History

According to the English Springer Spaniel Club (The Parent Club of Great Britain), the term "Spaniel" comes from either the Roman name for Spain - "Hispania" - or the French term for Spaniels - "Chiens du Espagnol" - or dogs from Spain. Although we cannot know for certain the origins of a breed with more than 2000 years of history, there is general agreement that the Spaniel was a native of Spain and was spread through Europe by the Romans.

In 1387 Gaston de Foix, a rich and powerful lord of Southern France who was famous for his hunting feats, described hunting dogs in their work as quartering in front of the master, flushing game and retrieving from land and water - characteristics of the field-bred English Springer Spaniel that we know and love today.

Prints and paintings from the 16th and 17th centuries depict dogs of a similar Spaniel type, some with docked tails. The dog was used to "spring" or "flush" game, both feather and fur, for hawks, coursing hounds and nets. The invention of the wheel lock firearm in the 17th century revolutionised hunting and the Spaniel was highly successful at flushing game for this purpose.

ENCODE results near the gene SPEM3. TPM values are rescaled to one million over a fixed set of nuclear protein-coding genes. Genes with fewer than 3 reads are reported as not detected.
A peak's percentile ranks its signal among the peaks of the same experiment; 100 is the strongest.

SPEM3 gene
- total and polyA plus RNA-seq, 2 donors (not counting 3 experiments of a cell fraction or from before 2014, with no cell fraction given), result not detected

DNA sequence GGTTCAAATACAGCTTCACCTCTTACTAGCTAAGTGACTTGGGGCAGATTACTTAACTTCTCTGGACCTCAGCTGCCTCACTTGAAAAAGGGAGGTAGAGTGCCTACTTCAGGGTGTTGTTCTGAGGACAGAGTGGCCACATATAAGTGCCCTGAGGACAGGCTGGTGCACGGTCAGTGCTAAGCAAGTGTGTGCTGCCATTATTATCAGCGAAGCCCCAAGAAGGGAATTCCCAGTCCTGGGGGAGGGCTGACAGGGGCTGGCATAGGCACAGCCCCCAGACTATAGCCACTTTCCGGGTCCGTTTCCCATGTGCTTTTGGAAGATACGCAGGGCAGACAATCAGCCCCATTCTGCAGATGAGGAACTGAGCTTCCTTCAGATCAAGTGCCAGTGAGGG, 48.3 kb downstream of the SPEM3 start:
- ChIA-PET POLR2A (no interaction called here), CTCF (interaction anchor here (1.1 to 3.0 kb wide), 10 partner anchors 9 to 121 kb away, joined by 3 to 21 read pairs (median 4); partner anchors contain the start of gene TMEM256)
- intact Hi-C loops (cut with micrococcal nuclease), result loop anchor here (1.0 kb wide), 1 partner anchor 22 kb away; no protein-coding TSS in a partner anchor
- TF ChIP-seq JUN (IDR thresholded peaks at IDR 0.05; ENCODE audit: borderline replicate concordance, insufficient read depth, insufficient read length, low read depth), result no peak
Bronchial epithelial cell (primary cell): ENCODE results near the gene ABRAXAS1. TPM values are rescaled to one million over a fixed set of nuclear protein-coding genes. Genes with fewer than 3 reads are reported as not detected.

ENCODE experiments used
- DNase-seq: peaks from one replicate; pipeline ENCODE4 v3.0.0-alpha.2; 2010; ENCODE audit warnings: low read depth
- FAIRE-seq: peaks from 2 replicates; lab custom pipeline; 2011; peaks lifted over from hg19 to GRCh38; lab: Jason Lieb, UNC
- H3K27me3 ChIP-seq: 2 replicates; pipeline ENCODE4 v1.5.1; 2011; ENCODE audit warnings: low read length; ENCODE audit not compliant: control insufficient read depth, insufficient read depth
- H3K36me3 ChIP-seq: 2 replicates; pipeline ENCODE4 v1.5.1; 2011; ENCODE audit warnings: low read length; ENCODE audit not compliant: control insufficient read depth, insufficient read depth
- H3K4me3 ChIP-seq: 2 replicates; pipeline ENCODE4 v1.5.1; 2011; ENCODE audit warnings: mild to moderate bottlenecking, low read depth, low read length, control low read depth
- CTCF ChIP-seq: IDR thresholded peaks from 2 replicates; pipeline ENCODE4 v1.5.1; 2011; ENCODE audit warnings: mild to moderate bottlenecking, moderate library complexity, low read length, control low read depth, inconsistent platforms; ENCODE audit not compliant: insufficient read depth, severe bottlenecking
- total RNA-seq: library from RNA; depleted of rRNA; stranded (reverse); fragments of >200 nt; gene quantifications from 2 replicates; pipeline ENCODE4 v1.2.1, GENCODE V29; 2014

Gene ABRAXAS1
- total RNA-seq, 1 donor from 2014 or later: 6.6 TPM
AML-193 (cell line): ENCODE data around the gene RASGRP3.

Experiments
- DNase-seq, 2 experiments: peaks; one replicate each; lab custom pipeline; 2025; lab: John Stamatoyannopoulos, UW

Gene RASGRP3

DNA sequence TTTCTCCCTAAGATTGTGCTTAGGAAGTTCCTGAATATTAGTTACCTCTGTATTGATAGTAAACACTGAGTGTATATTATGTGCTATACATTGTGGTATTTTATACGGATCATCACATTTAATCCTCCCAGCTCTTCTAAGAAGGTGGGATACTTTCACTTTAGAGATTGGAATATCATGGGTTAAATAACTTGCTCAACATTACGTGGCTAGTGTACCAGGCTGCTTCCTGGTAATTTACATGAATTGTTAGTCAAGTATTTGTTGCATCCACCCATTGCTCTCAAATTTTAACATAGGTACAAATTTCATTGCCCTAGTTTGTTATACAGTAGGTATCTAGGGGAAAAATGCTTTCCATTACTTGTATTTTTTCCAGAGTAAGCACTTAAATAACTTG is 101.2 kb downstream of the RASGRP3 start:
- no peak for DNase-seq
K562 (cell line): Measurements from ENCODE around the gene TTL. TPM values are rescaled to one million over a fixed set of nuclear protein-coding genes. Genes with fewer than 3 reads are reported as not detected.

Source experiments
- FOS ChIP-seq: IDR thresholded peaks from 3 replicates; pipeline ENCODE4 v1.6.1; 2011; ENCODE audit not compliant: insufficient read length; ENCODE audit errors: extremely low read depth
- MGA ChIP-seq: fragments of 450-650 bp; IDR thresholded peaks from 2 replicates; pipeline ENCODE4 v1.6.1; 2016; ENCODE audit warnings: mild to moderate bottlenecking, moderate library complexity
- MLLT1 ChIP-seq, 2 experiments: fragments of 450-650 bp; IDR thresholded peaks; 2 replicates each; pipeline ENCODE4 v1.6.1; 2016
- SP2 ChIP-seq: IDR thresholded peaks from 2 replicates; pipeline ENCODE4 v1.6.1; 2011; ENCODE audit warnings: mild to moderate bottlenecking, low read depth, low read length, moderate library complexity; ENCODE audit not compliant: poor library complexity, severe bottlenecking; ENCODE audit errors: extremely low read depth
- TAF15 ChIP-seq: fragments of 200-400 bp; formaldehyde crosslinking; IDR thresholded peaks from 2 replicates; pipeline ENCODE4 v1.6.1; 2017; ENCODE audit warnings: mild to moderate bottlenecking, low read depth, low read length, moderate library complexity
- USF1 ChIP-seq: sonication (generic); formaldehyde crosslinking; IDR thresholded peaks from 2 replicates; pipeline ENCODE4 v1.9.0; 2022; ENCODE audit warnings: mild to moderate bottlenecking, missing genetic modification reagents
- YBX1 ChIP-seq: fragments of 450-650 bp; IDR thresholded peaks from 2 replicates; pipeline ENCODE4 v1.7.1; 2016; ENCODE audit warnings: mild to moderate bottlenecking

By the 19th century, Spaniels had begun to be divided into two groups: dogs weighing up to approximately 12kg were used for hunting woodcock and were thus called "Cocking" or "Cocker" Spaniels whilst the larger dogs in the litter were called "Field" or "English" Spaniels. By 1812 a pure strain of English Springer Spaniels was started. "Mop 1", bred by the Boughey family of Aqualate in Shropshire, although more like a Clumber in build with a slightly curly coat, was the first true Springer type.

Sources:

English Springer Spaniel Club (UK)

English Springer Spaniel Field Trial Association (AKC)

 

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